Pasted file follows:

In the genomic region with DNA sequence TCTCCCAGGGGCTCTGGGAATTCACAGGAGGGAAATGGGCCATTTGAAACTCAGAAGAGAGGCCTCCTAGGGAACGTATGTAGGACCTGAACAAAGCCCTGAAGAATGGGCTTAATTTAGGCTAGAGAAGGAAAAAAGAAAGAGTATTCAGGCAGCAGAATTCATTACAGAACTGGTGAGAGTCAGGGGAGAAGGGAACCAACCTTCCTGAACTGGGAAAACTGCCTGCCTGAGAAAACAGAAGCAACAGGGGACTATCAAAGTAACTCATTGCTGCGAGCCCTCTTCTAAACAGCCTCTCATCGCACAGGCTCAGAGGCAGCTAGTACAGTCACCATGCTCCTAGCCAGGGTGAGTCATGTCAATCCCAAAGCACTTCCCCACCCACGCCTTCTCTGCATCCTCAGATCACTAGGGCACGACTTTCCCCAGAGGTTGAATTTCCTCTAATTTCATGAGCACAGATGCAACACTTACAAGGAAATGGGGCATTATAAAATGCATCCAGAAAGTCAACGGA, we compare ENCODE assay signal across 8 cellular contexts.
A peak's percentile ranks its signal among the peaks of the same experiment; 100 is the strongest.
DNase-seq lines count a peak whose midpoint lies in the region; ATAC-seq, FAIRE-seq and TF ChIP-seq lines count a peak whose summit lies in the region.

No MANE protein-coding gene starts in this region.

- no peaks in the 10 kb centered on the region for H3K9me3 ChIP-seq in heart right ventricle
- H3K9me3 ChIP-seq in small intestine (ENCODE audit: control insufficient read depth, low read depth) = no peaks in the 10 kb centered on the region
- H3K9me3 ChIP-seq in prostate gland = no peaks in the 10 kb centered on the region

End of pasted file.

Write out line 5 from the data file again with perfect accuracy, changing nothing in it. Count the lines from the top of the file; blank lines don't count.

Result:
- no peaks in the 10 kb centered on the region for H3K9me3 ChIP-seq in heart right ventricle